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Title: A field study evaluation of short-term refined Gaussian dispersion models

Abstract

A tracer study was conducted at the Duke Forest Site in Chapel Hill, North Carolina in January, 1995 to evaluate the ability of three short-term refined Gaussian dispersion models to predict the fate of volume source emissions under field study conditions. Study participants included the American Petroleum Institute (API), the US Environmental Protection Agency (EPA), the US Department of Energy (DOE), the University of North Carolina at Chapel Hill (UNC), and private consulting firms. The models evaluated were Industrial Source Complex--Short Term versions 2 and 3 (ISC2, ISC3) and the American Meteorological Society (AMS) Environmental Protection Agency (EPA) Regulatory Model Improvement Committee (AERMIC) model, AERMOD. All three models are based on the steady-state Gaussian plume dispersion equation, which predicts concentrations at downwind receptor locations when integrated over the distance between the source and receptor. Chemicals were released at known rates and measurements were taken at various points in the study field using Tedlar bag point sampling and open-path Fourier Transform infrared (OP-FTIR) monitoring. The study found that ISC and AERMOD underpredicted the measured concentrations for each dataset collected in the field study. ISC and AERMOD each underpredicted the OPFTIR dataset by a factor of approximately 1.6. ISC underpredicted the Tedlar{reg_sign}more » dataset by approximately 2.1, while AERMOD underpredicted by a factor of approximately 2.6. Regardless of source configuration or measurement technique used, under-prediction with respect to the measured concentration was consistently observed. This indicates that safety factors or other corrections may be necessary in predicting contaminant concentrations over the distances examined in this study, i.e., in the near field of less than 200 meters.« less

Authors:
Publication Date:
Research Org.:
North Carolina Univ., School of Public Health, Chapel Hill, NC (United States)
Sponsoring Org.:
USDOE, Washington, DC (United States)
OSTI Identifier:
671861
Report Number(s):
DOE/OR/00033-T743
ON: DE97053620; TRN: AHC2DT07%%18
DOE Contract Number:  
AC05-76OR00033
Resource Type:
Technical Report
Resource Relation:
Other Information: TH: Thesis (M.S.); PBD: 1996
Country of Publication:
United States
Language:
English
Subject:
54 ENVIRONMENTAL SCIENCES; ENVIRONMENTAL TRANSPORT; MATHEMATICAL MODELS; FIELD TESTS; ABSORPTION SPECTROSCOPY; METHANE; PROPANE; SULFUR FLUORIDES; CARBON TETRAFLUORIDE; EXPERIMENTAL DATA

Citation Formats

Piper, A. A field study evaluation of short-term refined Gaussian dispersion models. United States: N. p., 1996. Web. doi:10.2172/671861.
Piper, A. A field study evaluation of short-term refined Gaussian dispersion models. United States. doi:10.2172/671861.
Piper, A. Tue . "A field study evaluation of short-term refined Gaussian dispersion models". United States. doi:10.2172/671861. https://www.osti.gov/servlets/purl/671861.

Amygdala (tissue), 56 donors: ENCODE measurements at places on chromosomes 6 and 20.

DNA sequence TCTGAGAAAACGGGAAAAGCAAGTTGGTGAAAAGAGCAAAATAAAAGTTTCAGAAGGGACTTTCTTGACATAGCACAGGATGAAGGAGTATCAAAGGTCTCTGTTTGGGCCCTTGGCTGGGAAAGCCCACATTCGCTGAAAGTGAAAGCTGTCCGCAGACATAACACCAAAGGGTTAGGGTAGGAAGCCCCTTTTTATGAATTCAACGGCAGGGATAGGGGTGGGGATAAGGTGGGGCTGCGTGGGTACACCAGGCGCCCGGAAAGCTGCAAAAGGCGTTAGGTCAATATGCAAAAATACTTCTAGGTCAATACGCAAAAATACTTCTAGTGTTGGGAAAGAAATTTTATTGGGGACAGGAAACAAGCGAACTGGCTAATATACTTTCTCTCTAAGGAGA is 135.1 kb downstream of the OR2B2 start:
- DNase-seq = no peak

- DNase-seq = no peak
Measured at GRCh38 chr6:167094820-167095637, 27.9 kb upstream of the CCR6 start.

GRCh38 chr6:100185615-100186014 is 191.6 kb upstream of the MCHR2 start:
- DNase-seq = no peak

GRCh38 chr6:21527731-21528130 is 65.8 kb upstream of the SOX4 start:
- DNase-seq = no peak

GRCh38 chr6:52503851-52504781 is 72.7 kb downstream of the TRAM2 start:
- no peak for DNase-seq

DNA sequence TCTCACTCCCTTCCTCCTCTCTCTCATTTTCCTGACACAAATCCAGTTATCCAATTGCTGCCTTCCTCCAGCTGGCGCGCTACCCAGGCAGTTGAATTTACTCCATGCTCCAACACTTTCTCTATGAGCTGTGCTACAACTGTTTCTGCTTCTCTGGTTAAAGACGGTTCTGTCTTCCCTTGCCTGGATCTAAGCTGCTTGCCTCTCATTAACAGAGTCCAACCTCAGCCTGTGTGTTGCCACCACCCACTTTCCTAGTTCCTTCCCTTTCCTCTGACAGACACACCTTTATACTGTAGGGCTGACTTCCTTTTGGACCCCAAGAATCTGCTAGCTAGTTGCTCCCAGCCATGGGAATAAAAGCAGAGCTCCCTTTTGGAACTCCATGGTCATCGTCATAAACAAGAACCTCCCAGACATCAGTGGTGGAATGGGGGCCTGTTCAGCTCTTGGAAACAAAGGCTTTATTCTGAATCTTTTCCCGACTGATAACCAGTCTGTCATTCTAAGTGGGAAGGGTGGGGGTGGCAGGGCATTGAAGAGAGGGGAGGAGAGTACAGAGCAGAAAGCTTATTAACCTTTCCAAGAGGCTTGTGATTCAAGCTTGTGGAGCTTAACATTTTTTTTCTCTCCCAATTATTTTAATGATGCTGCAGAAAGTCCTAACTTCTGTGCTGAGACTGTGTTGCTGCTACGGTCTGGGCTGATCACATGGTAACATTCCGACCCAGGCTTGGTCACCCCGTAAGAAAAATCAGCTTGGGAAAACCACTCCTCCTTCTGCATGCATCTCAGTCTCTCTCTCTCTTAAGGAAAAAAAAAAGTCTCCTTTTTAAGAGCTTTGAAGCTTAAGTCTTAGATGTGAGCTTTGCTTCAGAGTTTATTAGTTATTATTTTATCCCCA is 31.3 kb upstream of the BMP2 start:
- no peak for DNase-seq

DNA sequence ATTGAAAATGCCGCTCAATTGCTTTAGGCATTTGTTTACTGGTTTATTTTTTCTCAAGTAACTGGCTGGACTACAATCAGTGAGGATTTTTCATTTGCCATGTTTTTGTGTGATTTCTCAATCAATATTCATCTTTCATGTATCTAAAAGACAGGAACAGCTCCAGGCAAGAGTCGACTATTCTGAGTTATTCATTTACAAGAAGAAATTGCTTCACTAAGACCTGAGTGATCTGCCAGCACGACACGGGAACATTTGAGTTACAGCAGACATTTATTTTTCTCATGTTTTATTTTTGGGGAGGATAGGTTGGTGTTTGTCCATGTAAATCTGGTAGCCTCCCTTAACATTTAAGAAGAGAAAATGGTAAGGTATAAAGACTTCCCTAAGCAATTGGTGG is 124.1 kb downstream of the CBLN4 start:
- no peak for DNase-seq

@article{osti_671861,
title = {A field study evaluation of short-term refined Gaussian dispersion models},
author = {Piper, A.},
abstractNote = {A tracer study was conducted at the Duke Forest Site in Chapel Hill, North Carolina in January, 1995 to evaluate the ability of three short-term refined Gaussian dispersion models to predict the fate of volume source emissions under field study conditions. Study participants included the American Petroleum Institute (API), the US Environmental Protection Agency (EPA), the US Department of Energy (DOE), the University of North Carolina at Chapel Hill (UNC), and private consulting firms. The models evaluated were Industrial Source Complex--Short Term versions 2 and 3 (ISC2, ISC3) and the American Meteorological Society (AMS) Environmental Protection Agency (EPA) Regulatory Model Improvement Committee (AERMIC) model, AERMOD. All three models are based on the steady-state Gaussian plume dispersion equation, which predicts concentrations at downwind receptor locations when integrated over the distance between the source and receptor. Chemicals were released at known rates and measurements were taken at various points in the study field using Tedlar bag point sampling and open-path Fourier Transform infrared (OP-FTIR) monitoring. The study found that ISC and AERMOD underpredicted the measured concentrations for each dataset collected in the field study. ISC and AERMOD each underpredicted the OPFTIR dataset by a factor of approximately 1.6. ISC underpredicted the Tedlar{reg_sign} dataset by approximately 2.1, while AERMOD underpredicted by a factor of approximately 2.6. Regardless of source configuration or measurement technique used, under-prediction with respect to the measured concentration was consistently observed. This indicates that safety factors or other corrections may be necessary in predicting contaminant concentrations over the distances examined in this study, i.e., in the near field of less than 200 meters.},
doi = {10.2172/671861},
journal = {},
number = ,
volume = ,
place = {United States},
year = {1996},
month = {12}
}